In the Northeast the cheese factories says milk intakes are strong but components are down.  Demand for cheese is steady to increasing.  Out west milk production is declining as the hot weather sets-in.  Domestic demand is good but export demand has slowed.

 

National Dairy Products Sales Report for the week ending July 19th; cash cheese blocks decreased 2.2 cents to average $2.01, barrels were 1.5 cents lower at $2.04.  Butter increased 5.6 cents from the previous week to average $2.37 per pound, nonfat dry milk 1.4 cents lower at $1.87 and dry whey decreased 0.1 cent at 68.7 cents per pound.

 

The Advanced Base Class I price for August is $23.87 up 85 cents from the previous month.  Base Skim Milk Price for Class I for August is $15.22 per hundredweight up 21 cents from the previous month.

Agropur buying Davisco

Canada’s largest dairy cooperative, Agropur is buying Davisco Foods International based in Minnesota.  The deal will double Agropur’s U.S. processing operations and increase its global milk intake by 50 percent.  Target close date is August 1st, 2014.

Headquartered in Le Sueur, Minnesota, the family-owned Davisco has 900 employees and processes 3.8 billion pounds of milk a year.  The acquisition includes Davisco cheese factories in Le Sueur, Lake Norden, South Dakota and Jerome, Idaho.  The ingredients plant at Nicollet, Minnesota, sales offices in Eden Prairie, Minnesota, Shanghai, Singapore and Geneva Switzerland along with distribution centers in Rotterdam, the Netherlands and Tianjin, China.

With headquarters in Quebec, Agropur Cooperative currently has sales of $3.8 billion annually handling more than 7.4 billion pounds of milk from 3,554 dairy producers in 32 plants across Canada and the U.S.  The company has cheese plants in Hull, Iowa; Preston, Minnesota and La Crosse, Little Chute, Luxemburg and Weyauwega, Wisconsin.

Earlier this month Agropur:

  • Reached an agreement to acquire the dairy and food distribution assets of Northumberland Dairy Cooperative of New Brunswick.  That co-op has annual sales of $67 million.
  • Purchased four Canadian dairy plants in Alberta, Manitoba and British Columbia from Sobey’s with over $400 million in annual revenues.

Butter and cheese stocks down

Monthly Cold Storage Report from USDA shows total cheese in the nation’s warehouses at the end of June 1.06 billion pounds.  Unchanged from the end of May but down 8 percent from June of 2013.  American cheese stocks totaled 657 million pounds, also unchanged from May and down 7 percent from a year ago.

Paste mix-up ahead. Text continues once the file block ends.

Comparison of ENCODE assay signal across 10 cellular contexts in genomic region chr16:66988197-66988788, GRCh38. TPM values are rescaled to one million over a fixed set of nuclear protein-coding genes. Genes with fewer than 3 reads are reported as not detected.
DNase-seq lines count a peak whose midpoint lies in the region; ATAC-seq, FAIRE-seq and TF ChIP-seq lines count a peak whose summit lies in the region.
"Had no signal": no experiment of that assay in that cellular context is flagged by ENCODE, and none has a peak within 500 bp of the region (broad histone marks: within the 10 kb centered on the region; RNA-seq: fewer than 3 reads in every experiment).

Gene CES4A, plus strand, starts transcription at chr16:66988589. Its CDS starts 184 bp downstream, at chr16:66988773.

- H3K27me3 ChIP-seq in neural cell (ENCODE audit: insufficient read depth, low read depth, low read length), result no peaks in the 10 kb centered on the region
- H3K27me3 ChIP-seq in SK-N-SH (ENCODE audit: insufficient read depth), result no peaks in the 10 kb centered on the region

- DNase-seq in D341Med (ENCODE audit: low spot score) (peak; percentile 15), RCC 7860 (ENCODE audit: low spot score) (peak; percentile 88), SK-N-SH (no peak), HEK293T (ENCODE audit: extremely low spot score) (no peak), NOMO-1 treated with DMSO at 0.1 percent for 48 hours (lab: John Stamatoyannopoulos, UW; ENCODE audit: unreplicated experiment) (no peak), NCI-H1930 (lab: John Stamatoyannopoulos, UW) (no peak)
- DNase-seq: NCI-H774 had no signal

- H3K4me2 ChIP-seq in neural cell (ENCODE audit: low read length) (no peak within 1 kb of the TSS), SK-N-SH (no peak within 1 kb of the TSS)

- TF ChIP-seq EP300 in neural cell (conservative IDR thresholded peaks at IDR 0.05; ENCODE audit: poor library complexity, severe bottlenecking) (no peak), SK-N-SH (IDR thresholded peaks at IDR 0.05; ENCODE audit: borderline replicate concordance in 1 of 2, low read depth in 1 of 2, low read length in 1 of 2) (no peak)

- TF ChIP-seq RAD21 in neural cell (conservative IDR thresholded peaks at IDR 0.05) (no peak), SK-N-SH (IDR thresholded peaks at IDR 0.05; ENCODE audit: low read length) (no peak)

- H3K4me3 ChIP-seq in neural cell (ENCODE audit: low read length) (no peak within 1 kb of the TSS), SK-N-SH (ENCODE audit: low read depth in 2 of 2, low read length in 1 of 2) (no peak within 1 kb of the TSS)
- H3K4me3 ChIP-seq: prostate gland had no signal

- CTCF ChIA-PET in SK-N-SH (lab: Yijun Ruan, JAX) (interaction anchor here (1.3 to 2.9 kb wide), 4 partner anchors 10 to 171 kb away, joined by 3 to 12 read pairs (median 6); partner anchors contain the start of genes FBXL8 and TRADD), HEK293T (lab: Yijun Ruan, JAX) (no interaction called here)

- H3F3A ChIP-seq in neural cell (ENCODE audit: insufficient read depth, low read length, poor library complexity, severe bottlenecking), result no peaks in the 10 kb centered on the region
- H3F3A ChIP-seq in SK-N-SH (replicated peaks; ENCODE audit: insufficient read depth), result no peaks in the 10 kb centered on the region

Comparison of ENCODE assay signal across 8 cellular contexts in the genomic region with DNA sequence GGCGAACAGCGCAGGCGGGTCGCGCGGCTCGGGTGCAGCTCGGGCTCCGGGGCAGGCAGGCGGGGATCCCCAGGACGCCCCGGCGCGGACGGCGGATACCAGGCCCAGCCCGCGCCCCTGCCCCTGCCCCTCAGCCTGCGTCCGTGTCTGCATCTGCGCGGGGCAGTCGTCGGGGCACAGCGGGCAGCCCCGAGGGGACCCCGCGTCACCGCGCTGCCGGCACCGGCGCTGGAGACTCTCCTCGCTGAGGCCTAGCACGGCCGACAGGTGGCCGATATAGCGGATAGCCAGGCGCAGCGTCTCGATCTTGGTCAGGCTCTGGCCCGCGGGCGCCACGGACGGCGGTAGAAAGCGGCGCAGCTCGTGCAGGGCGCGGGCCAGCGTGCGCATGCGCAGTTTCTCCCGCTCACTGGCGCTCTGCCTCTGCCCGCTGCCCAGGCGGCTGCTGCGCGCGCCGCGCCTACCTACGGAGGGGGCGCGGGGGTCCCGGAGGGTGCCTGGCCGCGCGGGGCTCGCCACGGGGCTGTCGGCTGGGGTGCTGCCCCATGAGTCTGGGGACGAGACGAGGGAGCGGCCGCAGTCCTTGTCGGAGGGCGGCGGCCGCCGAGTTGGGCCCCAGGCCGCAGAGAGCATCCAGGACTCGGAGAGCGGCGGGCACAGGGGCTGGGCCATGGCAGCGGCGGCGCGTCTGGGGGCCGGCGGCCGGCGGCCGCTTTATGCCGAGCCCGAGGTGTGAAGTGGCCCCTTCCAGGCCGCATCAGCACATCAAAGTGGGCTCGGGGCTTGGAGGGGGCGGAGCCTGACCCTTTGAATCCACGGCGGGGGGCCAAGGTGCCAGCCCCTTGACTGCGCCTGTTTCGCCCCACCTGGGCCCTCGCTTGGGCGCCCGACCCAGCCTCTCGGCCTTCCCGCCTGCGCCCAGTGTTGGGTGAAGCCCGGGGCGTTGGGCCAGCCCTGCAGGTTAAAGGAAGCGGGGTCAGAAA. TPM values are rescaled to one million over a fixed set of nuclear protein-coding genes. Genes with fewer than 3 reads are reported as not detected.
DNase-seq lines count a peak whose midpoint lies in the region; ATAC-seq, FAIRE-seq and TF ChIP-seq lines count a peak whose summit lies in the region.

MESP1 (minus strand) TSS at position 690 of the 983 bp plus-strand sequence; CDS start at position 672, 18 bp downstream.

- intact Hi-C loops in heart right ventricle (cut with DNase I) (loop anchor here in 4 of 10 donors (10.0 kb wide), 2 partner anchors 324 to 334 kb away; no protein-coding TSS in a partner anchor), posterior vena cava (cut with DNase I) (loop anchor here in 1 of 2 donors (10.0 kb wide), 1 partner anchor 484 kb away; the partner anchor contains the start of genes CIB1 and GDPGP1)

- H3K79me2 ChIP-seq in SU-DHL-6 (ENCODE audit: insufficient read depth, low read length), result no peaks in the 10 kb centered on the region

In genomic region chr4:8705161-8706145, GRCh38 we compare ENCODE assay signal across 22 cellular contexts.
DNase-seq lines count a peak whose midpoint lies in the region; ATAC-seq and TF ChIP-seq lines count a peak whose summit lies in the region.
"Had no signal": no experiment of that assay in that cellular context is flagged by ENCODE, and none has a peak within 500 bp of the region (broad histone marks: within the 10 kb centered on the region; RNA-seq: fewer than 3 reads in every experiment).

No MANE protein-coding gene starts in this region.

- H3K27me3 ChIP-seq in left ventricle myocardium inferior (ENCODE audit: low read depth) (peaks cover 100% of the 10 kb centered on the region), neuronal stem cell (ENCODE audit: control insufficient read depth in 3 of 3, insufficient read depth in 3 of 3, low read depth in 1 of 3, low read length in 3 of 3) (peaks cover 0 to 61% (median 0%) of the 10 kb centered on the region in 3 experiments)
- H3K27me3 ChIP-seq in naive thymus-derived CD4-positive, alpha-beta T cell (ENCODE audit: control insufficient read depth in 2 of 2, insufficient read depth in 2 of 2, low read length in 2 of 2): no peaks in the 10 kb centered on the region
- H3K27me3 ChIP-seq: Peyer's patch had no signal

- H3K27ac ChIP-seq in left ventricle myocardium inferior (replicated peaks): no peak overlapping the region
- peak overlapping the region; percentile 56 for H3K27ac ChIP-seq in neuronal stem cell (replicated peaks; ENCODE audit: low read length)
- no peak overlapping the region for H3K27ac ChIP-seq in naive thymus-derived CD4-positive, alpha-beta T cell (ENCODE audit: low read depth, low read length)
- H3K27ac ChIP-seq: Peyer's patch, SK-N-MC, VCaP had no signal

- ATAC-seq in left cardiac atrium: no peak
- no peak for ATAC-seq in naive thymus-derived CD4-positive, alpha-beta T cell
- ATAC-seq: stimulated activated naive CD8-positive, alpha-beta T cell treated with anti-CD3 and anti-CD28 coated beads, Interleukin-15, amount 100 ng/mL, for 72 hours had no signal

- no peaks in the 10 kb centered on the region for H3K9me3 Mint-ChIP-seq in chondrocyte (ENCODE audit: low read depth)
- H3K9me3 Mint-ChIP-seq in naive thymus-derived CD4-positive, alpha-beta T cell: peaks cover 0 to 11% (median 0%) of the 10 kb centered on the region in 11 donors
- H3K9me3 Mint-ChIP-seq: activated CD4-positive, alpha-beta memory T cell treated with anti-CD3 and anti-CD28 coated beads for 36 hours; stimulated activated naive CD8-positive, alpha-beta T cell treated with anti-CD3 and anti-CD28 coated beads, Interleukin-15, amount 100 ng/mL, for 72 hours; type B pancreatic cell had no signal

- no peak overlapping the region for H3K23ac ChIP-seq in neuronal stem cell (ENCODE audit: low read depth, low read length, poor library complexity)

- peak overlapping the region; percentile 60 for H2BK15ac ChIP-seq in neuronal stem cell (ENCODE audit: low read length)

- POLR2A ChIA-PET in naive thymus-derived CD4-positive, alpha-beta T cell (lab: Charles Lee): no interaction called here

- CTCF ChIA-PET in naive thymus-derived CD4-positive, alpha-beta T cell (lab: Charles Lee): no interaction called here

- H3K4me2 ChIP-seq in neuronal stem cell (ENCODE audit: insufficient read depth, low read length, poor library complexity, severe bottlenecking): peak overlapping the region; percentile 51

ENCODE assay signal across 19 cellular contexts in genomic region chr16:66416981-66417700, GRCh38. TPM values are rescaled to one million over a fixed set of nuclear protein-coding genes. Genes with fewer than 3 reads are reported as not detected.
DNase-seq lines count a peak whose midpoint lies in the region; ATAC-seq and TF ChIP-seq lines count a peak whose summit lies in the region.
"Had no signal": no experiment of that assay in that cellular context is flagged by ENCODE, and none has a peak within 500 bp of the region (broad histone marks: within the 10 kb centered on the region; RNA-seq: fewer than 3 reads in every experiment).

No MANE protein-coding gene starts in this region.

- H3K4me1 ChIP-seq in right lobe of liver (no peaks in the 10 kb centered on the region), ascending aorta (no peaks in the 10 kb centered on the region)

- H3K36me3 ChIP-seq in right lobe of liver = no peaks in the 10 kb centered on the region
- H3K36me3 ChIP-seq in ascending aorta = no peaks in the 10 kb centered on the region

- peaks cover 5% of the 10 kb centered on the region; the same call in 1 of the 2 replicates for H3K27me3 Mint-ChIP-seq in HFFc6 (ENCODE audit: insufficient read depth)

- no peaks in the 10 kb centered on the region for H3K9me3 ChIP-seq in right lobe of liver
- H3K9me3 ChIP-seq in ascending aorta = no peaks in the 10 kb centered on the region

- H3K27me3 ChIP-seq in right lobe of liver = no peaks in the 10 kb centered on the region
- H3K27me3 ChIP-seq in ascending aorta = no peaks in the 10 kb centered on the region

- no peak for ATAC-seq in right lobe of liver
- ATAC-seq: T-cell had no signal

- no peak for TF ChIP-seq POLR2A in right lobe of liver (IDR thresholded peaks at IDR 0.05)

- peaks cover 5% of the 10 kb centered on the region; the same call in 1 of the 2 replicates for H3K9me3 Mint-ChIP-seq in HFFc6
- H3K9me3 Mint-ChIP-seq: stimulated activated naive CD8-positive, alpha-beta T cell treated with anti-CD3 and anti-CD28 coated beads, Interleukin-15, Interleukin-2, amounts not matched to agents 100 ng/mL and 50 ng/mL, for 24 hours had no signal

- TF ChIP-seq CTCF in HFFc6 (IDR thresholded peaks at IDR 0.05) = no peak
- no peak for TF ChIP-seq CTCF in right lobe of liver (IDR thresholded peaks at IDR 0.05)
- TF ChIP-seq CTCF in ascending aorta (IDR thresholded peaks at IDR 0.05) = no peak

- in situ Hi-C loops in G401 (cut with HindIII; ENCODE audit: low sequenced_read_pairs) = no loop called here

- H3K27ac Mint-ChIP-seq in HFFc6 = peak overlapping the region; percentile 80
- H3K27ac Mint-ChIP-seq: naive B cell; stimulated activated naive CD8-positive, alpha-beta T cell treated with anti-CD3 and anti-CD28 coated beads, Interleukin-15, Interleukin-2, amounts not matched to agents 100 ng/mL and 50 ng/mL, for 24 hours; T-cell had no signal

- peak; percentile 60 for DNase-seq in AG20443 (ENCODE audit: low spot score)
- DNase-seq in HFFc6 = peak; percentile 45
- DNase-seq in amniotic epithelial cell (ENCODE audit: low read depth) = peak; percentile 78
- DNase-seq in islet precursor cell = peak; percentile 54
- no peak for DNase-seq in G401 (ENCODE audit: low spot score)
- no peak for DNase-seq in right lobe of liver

Butter in cold storage totaled 186 million pounds on June 30th, down 3 percent from May and 42 percent less than on June 30, 2013.

 

 

U.S. milk production up 1.9% in June

U.S. milk production in June totaled 17.2 billion pounds up 1.9 percent from June of last year.  Production per cow averaged 1,863 and the dairy herd had 9.27 million cows.  Cow numbers not available for June of 2013 due to budget cuts.

Production in the 23 major dairy states up 2 percent from a year ago at 16.2 billion pounds.  There were 11,000 more cows in those states compared to last June and production per cow was 1,888; the highest production per cow for June since they started keeping track of this in 2003.  Of the 23 major dairy states, all but Ohio had an increase in production compared to a year ago.

For the first time this year, Wisconsin milk production was above year-ago levels at 2.3 billion pounds up 0.6 percent.  1.26 million cows produced an average 1,825 pounds of milk.  California milk production increased 1.7 percent to 3.5 billion pounds.  1.8 million cows in the Golden State produced an average 1,995 pounds of milk.

May milk production estimate was revised 25 million pounds higher to 18 billion pounds up 1.5 percent from May of 2013.

For the April-through-June quarter, U.S. milk production totaled 52.8 billion pounds up 1.6 percent compared to the second quarter of 2013.  The dairy herd averaged 9.25 million head up 39,000 from a year ago.

Read the full NASS report here:

Strong finish to the week in dairy markets

Cash cheese and butter increased again on Friday on the Chicago Mercantile Exchange.  Dairy Market News says milk production has slowed across the country from a combination of hot weather and seasonal declines.  Cheese plants report spot loads are available but hard to find.  Some are using condensed skim to increase vat yields.

It was a very busy week at the CME; 21 loads of barrels sold and 19 loads of blocks.  Barrels increased 8.25 cents, blocks added 5.75 cents, and butter is up 9.75 cents while nonfat dry milk decreased 4 cents.  Class III futures for July up 11 cents on the week, August up 63 cents, September is 48 cents higher and January is unchanged.

Another day, another increase in cheese and butter

Cash cheese barrels and blocks each adding 2 cents per pound and butter jumped 6 cents on the Chicago Mercantile Exchange on Thursday.  Despite declining global prices, the monthly Livestock, Dairy and Poultry Outlook from USDA says U.S. dairy market continues to be pushed by strong demand, tight supplies and no real indication that milk production is increasing dramatically.  In fact, the latest World Agricultural Supply and Demand Estimate reduced the projected milk production for this year slightly.  Of particular note, through May, the milk increases have been in the western states while the Midwest was seeing lower production compared to a year ago due to poor forage.  That is expected to change as this year’s first crop was very good.

The high milk prices and low feed prices are expected to spur an increase in cow numbers.  The U.S. herd is forecast to total more than 9.2 million head this year and more than 9.3 million next year.  Production per cow is expected to be 22,230 this year increasing to 22,730 in 2015.